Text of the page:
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About this Article
Written by: Terry Brown, John Dacquisto
Written on: December 6th, 2011
Tags: transportation, electrical engineering, energy & sustainability
Thumbnail by: Yosemite/Wikimedia Commons
About the Author
This article was created by co-authors Terry Brown and John Dacquisto. Terry was a junior majoring in aerospace engineering at USC with an interest in transportation systems. John was junior majoring in Electrical Engineering. Born and raised in Annapolis, Maryland, he left the mid-Atlantic to explore life on the other side of the country. He is very interested in the interdisciplinary nature of electrical engineering, especially relating to alternative transportation technology. Outside of science and engineering, John enjoys reading, good conversation and new experiences.
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Volume XIV Issue II > Maglevs: The Future of Flying Trains
Maglev trains have the potential to revolutionize how we travel. The trains levitate using magnets, zipping through the air at speeds above 350 mph. These high speeds would allow for maglev trains to be a realistic alternative to flying, and they use very little energy and emit no pollutants during transportation. They require little maintenance, and can help to reduce growing road and air congestion. From their history, technology, and costs to the future potential, maglevs are nothing short of an engineering feat.

"Where's my Flying Car?"

“Where is my flying car?” has become an idiomatic expression often used to decry one’s frustration with the lack of advancement of modern technology. With more and more technologies that had only existed in the realm of science fiction crossing into reality, it seems puzzling that one of its main staples, the flying car, has not made the leap yet. Mankind is making progress; while flying cars may not exist in the original sense of the term yet, flying, or, rather, floating trains are already in existence. Several countries and private corporations have already begun researching and implementing the use of magnets to power high-speed trains, commonly referred to as maglev (short for magnetic levitation) trains.
Maglev trains have potential to revolutionize how we travel. The trains themselves are less costly and noisy than conventional trains and they require less maintenance due to their levitation eliminating most of the friction. Maglev trains use far less energy than conventional trains and emit no pollutants. High speeds allow for maglev trains to be a realistic alternative to flying, and they can help reduce air and road congestion as more people are moving around the world. Despite these benefits, creating a large-scale maglev system is a daunting task. The infrastructure for the trains does not currently exist, and must all be built. The track contains almost all the components needed for the trains to work, and generalized cost projections put the price of maglev tracks at around $10 million per mile. Once the infrastructure is built, however, maglev trains become inexpensive to operate due to their simplicity and lack of required maintenance. While the initial startup expenses are high, these trains have the potentional to make travel faster, more efficient, and more environmentally friendly [1] [2]. Although maglev trains do have some setbacks and challenges to overcome before their widespread adoption, the technology has proven itself a worthy successor to high speed rail through projects of both small and large scales.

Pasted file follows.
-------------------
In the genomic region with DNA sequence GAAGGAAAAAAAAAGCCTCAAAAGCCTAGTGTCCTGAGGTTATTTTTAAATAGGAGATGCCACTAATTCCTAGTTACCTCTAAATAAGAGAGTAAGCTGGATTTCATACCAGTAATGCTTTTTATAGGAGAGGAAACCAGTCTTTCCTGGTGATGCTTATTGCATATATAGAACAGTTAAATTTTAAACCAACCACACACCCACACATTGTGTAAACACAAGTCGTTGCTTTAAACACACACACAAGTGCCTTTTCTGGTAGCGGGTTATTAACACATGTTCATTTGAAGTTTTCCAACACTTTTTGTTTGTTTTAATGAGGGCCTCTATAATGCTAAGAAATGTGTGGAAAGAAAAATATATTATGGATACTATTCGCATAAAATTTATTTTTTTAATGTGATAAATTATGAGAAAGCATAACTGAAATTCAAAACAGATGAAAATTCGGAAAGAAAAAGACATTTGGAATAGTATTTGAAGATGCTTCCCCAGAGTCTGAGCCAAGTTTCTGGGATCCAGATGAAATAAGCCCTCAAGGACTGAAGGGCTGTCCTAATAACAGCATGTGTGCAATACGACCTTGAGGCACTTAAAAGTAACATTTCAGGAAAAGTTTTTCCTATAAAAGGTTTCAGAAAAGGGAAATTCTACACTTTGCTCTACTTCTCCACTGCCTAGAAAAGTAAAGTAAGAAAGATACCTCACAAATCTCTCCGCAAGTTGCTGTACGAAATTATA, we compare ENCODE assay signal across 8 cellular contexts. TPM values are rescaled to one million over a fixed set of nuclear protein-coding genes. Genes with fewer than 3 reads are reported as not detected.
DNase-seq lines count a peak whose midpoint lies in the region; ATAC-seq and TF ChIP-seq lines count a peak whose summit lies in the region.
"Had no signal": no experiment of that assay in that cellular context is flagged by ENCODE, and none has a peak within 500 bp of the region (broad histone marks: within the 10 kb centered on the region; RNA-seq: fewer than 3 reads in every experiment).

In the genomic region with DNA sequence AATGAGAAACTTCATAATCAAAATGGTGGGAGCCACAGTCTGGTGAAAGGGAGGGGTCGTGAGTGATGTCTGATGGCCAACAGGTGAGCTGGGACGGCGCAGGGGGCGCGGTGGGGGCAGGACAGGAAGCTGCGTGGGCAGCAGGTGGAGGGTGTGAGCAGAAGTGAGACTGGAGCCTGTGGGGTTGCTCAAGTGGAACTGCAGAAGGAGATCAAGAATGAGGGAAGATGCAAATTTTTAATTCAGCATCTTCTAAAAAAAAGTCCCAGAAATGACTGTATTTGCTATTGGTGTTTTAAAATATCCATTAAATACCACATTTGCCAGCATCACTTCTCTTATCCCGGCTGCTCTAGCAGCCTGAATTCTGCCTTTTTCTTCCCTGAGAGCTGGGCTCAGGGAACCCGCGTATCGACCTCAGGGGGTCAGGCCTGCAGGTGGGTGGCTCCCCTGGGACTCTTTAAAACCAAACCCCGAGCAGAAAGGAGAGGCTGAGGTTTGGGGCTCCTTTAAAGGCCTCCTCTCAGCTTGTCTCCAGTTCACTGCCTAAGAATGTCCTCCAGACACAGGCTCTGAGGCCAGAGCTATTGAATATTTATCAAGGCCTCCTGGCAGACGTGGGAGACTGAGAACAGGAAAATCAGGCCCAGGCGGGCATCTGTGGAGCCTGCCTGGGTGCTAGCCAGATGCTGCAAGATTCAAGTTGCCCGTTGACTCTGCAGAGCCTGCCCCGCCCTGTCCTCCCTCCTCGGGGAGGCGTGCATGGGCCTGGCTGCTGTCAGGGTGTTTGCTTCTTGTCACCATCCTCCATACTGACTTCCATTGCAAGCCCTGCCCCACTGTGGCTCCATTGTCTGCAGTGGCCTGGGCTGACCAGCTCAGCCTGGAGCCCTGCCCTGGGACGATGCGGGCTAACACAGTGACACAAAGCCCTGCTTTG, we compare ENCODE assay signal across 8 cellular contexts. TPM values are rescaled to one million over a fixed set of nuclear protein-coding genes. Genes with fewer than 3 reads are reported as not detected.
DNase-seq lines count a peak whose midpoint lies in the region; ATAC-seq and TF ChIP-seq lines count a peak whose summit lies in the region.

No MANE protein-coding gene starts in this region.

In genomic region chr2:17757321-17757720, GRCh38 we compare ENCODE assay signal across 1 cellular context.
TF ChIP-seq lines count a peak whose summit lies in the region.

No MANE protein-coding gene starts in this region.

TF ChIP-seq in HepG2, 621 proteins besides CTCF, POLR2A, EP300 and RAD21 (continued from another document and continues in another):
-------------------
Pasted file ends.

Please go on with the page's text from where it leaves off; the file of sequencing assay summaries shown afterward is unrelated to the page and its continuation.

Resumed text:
History

Though one might assume that the maglev is a brand new technology because they have only become widely adopted in recent years, its origins actually date back to the mid-19th century. The first mention of related technologies appears in a rough description of the maglev concept given by Charles Wheatstone of King’s College in the 1840’s [3].
The first demonstration of a maglev train on a test track was completed by German company Transrapid International in 1971. Japan was not far behind, holding a demonstration of their first levitating train in 1972. By 1977 Japan was able to propel a maglev train at over 320 mph. This top speed continued to improve through the 1980s and 90s, with Japanese maglev reaching a world-record 361 mph in 2003. Throughout the 80s and 90s, general excitement about maglev trains reached a high point. Many different potential routes were mapped out crossing Europe, Asia, and the United States without a true understanding of the costs required for building these routes.
China, typically a leading country in the development of alternative energy and technology, had long been interested in developing maglev as well, but lacked the economic means to do so. Taking advantage of their booming economy, they started designing and testing maglev technology in 1999. By 2001 they had begun construction on a 20 mile maglev route linking Shanghai to nearby Pudong International Airport. The train embarked on its maiden voyage in 2002, and reached a top operating speed of 293 mph in 2003. In 2004 the train became the first publicly accessible maglev train offering regular commercial service, and it continues to carry commuters today.
The 2000s have generally seen a worldwide lack of enthusiasm for maglev trains. Germany, Japan, and China remain invested in spurring maglev growth, but most other countries are unsure of the new technology. The unfortunate current reality of maglev is that despite its futuristic appeal, efficiency and speed, the cost of building the infrastructure required for maglev operation is often too great when conventional train travel is a much cheaper option. As the technology improves and becomes less costly, driven by a need for increased fuel efficiency, environmentally sustainable travel, and skyrocketing road and air congestion, maglev may eventually become a more compelling alternative to traditional means of travel [4].